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ERIC Number: EJ764792
Record Type: Journal
Publication Date: 2007-Feb-22
Pages: 2
Abstractor: ERIC
Reference Count: N/A
ISBN: N/A
ISSN: ISSN-1557-5411
An Institution of the People
Roach, Ronald
Diverse: Issues in Higher Education, v24 n1 p26-27 Feb 2007
The battle over open admissions and remedial education at the City University of New York (CUNY) in the 1990s garnered national attention and marked a shift towards greater selectivity in America's public, four-year higher education institutions. After launching open admissions in 1970, CUNY transformed from a majority-White system to one that had become majority non-White by the late 1970s. The advent of open admissions also led to dramatic student enrollment growth, as the degree-seeking student population grew from less than 100,000 in the late 1960s to more than 220,000 by the mid-1970s. For 30 years, the open admissions policy at the nation's third largest university system stood as a landmark achievement for access and equity. However, the policy quickly became a target, as critics contended that CUNY accepted far too many underprepared students, requiring costly remediation. Former New York City Mayor Rudy Giuliani was among those who argued that remedial education compromised CUNY's quality. In 1999, CUNY trustees abolished open admissions and scuttled remedial education classes at the system's 11 senior colleges. Today, CUNY's community colleges provide the remedial education that enables underprepared high school graduates the opportunity to gain admission to a senior college. This article describes the impact made by the CUNY's policy change on its minority student populations.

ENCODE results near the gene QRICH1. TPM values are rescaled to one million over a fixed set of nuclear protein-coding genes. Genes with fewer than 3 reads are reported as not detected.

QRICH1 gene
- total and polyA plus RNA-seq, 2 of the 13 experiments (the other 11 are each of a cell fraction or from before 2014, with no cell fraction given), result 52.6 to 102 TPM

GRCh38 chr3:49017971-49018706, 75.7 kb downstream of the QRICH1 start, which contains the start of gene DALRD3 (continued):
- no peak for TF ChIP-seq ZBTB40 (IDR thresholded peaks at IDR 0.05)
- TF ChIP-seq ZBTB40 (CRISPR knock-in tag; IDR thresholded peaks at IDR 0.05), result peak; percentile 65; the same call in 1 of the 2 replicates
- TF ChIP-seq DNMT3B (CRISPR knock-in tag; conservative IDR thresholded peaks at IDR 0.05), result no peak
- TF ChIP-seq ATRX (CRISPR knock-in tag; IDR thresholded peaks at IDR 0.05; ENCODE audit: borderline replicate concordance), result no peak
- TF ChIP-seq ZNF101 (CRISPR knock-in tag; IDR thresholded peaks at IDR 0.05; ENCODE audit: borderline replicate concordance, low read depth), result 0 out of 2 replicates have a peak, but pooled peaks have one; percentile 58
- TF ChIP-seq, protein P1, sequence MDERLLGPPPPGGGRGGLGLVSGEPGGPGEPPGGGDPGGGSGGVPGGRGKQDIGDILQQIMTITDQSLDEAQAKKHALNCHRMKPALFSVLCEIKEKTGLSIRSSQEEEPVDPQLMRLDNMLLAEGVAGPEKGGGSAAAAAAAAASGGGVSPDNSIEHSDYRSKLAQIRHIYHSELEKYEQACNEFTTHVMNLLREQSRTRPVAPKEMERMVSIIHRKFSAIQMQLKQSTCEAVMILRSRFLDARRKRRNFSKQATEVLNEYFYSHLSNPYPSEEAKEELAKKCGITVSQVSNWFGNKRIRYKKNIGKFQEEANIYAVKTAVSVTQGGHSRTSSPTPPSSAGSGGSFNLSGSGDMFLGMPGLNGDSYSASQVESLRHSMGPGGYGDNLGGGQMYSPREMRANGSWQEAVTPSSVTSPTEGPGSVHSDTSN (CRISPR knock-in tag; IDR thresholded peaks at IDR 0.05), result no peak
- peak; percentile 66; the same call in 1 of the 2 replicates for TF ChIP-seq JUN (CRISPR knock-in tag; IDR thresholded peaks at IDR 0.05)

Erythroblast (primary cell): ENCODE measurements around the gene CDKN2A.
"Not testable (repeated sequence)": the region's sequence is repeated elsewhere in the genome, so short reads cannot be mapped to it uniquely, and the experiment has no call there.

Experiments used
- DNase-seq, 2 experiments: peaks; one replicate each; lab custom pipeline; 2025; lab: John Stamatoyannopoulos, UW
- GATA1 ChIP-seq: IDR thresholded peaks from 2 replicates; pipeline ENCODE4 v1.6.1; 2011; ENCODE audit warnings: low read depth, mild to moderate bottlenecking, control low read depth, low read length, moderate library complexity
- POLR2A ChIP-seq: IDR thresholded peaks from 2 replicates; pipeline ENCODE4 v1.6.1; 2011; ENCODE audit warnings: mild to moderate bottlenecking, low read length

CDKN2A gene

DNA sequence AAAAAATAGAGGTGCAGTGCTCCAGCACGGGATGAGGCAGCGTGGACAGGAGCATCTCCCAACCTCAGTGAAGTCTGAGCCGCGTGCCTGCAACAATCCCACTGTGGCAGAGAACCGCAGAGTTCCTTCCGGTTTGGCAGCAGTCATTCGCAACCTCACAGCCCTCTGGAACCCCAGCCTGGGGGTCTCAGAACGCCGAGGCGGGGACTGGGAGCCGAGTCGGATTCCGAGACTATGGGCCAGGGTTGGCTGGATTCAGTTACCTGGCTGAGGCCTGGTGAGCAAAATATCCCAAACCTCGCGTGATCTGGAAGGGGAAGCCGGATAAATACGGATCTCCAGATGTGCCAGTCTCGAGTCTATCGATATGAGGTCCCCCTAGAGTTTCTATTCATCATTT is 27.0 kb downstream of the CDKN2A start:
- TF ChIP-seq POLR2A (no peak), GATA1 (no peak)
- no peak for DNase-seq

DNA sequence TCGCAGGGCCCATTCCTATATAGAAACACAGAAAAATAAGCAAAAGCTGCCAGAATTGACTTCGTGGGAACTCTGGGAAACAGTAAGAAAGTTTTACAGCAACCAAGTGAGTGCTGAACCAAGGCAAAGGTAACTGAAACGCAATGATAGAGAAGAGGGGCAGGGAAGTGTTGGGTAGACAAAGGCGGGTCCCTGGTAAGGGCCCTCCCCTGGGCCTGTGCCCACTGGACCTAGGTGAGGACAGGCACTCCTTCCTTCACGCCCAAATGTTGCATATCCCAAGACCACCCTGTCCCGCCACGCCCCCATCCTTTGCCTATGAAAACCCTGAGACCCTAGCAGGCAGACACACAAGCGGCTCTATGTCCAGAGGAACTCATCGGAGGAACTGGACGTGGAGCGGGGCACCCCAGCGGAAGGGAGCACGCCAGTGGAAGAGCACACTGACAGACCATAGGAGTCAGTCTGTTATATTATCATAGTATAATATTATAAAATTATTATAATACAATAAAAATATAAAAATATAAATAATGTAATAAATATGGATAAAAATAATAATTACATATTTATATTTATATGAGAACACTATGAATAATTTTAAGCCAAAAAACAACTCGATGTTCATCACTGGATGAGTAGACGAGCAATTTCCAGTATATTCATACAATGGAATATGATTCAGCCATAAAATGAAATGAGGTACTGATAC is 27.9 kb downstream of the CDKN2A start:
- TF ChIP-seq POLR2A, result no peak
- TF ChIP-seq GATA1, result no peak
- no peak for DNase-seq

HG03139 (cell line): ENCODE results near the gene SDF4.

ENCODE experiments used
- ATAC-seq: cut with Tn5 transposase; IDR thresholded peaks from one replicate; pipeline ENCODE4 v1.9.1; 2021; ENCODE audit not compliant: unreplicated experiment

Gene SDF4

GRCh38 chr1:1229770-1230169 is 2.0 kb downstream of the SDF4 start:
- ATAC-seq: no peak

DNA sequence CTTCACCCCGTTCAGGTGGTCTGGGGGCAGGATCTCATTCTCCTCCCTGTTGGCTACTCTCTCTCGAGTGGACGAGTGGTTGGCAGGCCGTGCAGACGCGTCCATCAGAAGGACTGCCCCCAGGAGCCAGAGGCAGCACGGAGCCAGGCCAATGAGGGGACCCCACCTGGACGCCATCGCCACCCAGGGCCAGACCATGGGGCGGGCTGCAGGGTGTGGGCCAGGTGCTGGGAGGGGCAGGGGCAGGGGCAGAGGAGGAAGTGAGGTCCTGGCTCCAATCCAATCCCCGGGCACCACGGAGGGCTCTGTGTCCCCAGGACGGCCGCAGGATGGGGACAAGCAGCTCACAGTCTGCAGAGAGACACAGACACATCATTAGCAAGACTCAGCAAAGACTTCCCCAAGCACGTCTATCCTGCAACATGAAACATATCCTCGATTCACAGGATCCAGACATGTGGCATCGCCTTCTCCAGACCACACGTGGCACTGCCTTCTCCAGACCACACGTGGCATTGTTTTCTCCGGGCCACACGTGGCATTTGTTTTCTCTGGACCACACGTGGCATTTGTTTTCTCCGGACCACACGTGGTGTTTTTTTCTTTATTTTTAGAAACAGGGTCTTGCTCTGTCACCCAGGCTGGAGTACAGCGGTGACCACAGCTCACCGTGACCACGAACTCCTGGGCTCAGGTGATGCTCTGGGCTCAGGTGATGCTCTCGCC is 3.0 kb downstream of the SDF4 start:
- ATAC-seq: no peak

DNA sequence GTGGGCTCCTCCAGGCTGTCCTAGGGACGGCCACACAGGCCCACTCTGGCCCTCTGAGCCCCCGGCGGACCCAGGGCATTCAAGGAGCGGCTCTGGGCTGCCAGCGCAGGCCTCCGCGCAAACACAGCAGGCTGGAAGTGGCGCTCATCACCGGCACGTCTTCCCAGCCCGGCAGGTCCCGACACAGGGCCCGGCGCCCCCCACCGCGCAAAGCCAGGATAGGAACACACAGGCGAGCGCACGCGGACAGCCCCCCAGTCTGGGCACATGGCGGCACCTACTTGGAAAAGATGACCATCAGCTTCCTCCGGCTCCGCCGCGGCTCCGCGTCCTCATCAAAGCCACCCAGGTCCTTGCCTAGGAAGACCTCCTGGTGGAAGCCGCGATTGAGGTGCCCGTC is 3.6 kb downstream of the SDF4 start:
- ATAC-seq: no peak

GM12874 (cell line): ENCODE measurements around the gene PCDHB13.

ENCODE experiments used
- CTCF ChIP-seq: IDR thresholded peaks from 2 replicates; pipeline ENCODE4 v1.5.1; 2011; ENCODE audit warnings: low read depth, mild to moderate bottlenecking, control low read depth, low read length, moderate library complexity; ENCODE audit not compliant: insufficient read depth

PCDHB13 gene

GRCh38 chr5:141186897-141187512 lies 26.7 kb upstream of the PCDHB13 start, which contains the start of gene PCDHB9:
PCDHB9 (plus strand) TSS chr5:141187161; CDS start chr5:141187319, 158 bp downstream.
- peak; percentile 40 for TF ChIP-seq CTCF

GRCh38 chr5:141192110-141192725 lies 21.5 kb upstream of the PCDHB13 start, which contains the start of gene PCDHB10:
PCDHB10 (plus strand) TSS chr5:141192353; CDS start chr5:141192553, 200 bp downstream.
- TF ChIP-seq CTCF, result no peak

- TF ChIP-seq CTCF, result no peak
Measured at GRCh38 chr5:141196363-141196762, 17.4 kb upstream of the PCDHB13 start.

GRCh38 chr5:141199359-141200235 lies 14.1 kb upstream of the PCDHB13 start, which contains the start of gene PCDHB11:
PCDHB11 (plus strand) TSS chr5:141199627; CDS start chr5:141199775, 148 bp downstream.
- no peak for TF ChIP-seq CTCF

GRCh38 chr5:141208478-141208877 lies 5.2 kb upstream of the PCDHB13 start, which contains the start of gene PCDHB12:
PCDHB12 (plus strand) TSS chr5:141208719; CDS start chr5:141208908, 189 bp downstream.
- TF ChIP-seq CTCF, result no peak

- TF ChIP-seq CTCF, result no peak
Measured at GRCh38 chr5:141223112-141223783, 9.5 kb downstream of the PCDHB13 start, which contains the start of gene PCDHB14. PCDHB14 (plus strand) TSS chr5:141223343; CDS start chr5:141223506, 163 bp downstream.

Cox, Matthews and Associates. 10520 Warwick Avenue Suite B-8, Fairfax, VA 20170. Tel: 800-783-3199; Tel: 703-385-2981; Fax: 703-385-1839; e-mail: subscriptions@cmapublishing.com; Web site: http://www.diverseeducation.com
Publication Type: Journal Articles; Reports - Descriptive
Education Level: Higher Education
Audience: N/A
Language: English
Sponsor: N/A
Authoring Institution: N/A
Identifiers - Location: New York